The Caribbean was a returning world, but you weren’t exploring the same areas because the developers expanded on each returning world. It was really cool to see more areas, especially since the Caribbean was always one of the longer worlds. The underwater traveling was interesting, and the new ship combat is probably one of my favorite aspects of the game. It was fun to fight other ships, and you could gain a lot of experience doing it. The music in this area was among the best, especially the combat music. Normally, it gets too repetitive, but this music sounded pleasant and I found myself turning it up when I was in this area. They took an already great world and made it so much better by adding different elements.

I’d say my biggest disappoint was San Fransokyo. I LOVE Big Hero 6 and was so excited to play this world. The area ended up being incredibly confusing to navigate since almost everything looked the same. I guess that’s one of the flaws of doing a city because it’s harder to differentiate areas. I did love seeing Hiro, Baymax and the rest of the team, though.

The most pointless world was Arendelle from Frozen. I hated it. It was like they took the movie and dropped Sora in. They even decided to add the songs for some reason. I’m not a Frozen fan, so I really didn’t like having to basically play through the movie with so few connections to Kingdom Hearts. Also, everything in this world was repetitive. You had to climb up to Elsa’s ice castle a few different times because you kept getting knocked down. There was also an incredibly frustrating part where you had to find Olaf’s pieces. It took a ridiculously long time because you had to find the wrong pieces for humor or whatever until the right ones showed up. Needless to say, I hated it. There was really no point having Sora, Donald and Goofy travel here. The boss battle happened randomly and had nothing to do with any of the Frozen characters. However, it ended up being one of the cooler boss battles of the game.

The other worlds were Kingdom of Corona, Mount Olympus and Toy Box. It was fun seeing how they expanded onto Mount Olympus since it was a world from the first game. Also, with it being one of the shortest, I liked how they made it one of the larger areas to explore. Toy Box was neat to see given that most of it took place in the toy store. I liked the combat of this area and the types of enemies included. I thought they made this place so different from the rest of the worlds. Corona was another of my favorite worlds because they added Sora and his friends into the storyline.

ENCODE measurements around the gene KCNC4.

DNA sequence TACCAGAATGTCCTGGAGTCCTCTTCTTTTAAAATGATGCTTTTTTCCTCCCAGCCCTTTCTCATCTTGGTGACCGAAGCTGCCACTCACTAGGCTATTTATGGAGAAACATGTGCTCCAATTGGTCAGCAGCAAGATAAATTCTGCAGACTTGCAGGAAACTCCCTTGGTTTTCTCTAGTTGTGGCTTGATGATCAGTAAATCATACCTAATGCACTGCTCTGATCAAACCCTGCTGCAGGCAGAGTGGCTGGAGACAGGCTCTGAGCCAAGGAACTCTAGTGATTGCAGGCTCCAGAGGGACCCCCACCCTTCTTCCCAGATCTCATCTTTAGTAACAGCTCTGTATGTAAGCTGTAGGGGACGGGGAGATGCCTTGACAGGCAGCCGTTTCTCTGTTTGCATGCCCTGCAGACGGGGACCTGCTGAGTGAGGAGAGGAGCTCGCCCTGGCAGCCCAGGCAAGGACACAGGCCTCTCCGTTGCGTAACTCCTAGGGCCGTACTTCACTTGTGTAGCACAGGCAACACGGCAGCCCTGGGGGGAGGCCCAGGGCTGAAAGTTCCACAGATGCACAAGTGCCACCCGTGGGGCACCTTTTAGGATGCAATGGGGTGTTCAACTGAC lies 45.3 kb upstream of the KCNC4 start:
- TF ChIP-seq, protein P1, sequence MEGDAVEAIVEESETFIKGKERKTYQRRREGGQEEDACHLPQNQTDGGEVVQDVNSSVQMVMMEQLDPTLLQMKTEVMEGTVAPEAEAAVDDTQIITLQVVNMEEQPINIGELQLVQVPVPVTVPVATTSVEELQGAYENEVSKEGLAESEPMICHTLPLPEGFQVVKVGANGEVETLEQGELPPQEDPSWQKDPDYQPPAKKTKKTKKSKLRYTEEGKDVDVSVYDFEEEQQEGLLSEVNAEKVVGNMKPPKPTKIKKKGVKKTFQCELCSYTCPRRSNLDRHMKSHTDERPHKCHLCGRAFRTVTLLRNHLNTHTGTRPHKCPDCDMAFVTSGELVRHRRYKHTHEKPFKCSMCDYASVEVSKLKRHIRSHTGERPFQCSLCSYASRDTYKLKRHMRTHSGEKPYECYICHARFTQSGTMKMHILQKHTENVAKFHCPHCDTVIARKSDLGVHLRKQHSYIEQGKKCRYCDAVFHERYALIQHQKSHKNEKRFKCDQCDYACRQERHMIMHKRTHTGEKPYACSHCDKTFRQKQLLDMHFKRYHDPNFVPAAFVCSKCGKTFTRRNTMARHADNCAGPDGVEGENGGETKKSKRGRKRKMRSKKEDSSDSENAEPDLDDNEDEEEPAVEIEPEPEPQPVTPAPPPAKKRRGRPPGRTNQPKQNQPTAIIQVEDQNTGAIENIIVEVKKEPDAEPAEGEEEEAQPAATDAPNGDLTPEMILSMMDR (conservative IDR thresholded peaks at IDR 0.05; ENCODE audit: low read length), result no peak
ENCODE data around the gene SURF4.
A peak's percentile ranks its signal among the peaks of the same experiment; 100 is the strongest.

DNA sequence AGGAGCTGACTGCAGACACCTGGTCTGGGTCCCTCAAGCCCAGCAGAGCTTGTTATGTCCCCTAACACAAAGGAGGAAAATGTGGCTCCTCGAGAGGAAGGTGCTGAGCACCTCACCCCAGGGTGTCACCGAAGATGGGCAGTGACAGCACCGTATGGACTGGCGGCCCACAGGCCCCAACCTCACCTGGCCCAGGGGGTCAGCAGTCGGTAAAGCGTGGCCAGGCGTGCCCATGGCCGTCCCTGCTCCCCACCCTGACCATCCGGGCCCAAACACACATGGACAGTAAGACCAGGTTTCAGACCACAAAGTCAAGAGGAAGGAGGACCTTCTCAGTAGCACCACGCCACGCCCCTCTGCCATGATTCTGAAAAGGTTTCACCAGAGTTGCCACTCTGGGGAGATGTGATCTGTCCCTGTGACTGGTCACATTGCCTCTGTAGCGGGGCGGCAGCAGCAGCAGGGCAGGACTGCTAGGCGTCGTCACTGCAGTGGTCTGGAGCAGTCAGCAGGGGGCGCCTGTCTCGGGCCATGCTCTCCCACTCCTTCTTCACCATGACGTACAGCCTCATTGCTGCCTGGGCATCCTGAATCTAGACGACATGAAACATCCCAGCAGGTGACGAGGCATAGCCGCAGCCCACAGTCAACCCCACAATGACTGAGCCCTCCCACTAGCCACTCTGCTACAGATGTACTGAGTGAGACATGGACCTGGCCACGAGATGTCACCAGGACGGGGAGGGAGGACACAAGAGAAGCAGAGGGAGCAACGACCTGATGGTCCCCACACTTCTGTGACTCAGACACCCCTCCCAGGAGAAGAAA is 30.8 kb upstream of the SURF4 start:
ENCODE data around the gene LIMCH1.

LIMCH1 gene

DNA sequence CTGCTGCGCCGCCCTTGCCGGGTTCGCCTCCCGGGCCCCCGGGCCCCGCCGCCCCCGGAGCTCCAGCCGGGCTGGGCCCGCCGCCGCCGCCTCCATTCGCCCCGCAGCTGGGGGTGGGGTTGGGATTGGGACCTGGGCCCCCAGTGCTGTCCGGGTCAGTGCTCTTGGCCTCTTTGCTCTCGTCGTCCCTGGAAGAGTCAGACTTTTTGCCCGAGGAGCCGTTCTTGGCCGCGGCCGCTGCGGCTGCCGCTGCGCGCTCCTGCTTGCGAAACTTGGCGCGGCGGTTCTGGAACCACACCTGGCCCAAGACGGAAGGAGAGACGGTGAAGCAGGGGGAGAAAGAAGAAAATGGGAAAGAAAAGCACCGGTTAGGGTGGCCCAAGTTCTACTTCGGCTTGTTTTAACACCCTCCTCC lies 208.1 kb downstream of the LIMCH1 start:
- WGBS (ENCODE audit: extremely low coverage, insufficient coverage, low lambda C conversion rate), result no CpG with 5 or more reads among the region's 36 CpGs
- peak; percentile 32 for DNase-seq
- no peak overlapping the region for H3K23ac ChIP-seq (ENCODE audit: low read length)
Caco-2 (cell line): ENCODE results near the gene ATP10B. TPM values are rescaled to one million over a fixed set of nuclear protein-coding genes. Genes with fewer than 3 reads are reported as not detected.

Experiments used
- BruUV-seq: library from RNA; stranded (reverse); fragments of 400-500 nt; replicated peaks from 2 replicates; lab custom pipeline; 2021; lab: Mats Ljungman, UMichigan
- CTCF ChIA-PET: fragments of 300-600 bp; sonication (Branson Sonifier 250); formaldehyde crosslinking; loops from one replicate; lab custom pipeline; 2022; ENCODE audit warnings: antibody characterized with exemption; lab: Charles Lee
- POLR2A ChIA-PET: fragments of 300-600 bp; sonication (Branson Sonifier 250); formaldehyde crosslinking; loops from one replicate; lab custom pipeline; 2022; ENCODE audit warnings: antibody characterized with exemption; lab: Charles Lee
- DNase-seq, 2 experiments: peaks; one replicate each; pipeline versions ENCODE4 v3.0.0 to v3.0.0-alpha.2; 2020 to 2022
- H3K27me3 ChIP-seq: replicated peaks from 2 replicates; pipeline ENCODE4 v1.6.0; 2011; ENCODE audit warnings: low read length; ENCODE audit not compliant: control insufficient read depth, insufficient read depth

The End of a Saga

Image from PlayStation Store

Getting to the end game was rather easy since there were so few worlds, but that didn’t mean the game was anywhere close to being over. The ending sequence actually takes a lot of time to make your way through. The end game was not what I expected. It surprised me a lot what happens when you get to the final world. Curveballs were continuing to be thrown at you up to the last few seconds of the game, keeping you on the edge of your seat because the end was finally here.

I first started crying during some battles with other people. I loved how they spent time to focus on every enemy after you defeated them. This made me experience so many feelings, mostly sadness because everything was wrapping up and I wasn’t ready for the end. I loved some of the bits they added, especially the one with Axel. At that point, I had to take a breather to decide if I was ready.

The final boss battles were a little difficult but mainly tested your abilities to be able to dodge and continually attack. I think this was the point when I appreciated the attractions the most because they were so useful when fighting multiple powerful enemies to get them away from you. I loved getting to fight some enemies that I found extremely hard in the earlier games. Throughout the game, the creators kept reminding the player of previous games, which made me love it so much more.

I did tear up when heading to the big bad battle because Donald and Goofy started walking next to you. This is the moment I realized it’s going to end the same way the series started — with Sora, Donald and Goofy. My heart was pounding and hands sweating as I fought the final battle. It was difficult, but not too difficult. The weight of the moment sits on you while fighting. The transitions between each battle were interesting, and I loved how the game was still being unique to the very end. This fight felt like no other. Every moment in the series thus far was leading up to this moment, and it didn’t disappoint.

Image from PlayStation Store

I bawled like a baby watching the ending. I’m still wanting to cry just thinking about it. It sits with you and is one of the most memorable endings of a game I have ever played. The soundtrack was perfect. The ending was absolutely beautiful. I probably couldn’t have asked for anything more. If you’re a fan of the series, you need to play this game through to the very end. Feel it. It hits your heart and gives you all the feels. This ending just raises the brilliance of Kingdom Hearts III and the series overall. You will cry. You will love it. You will hate it. But it is beautiful and shocking. I’m not going to spoil anything, but I highly recommend playing this game to completion just because of the ending. It makes up for all of the faults of this game.

Overall, I’m incredibly sad to see the end of this journey, but I’m so excited for what’s to come. I can’t believe they pulled it off. I’ll happily wait another 10+ years for another game if it means it is as great as Kingdom Hearts III. Every decision the creators made was designed to make you feel. Kingdom Hearts has always had one of the best soundtracks, but I don’t think I’ve ever cried as much from a song like ‘Don’t Think Twice’ by Utada. It was perfect for the moment. I absolutely love this series, and it’ll be one of my top games for a while. This game is so different from anything else. It’s beautiful.





Images: PlayStation Store

Featured Image: GameRant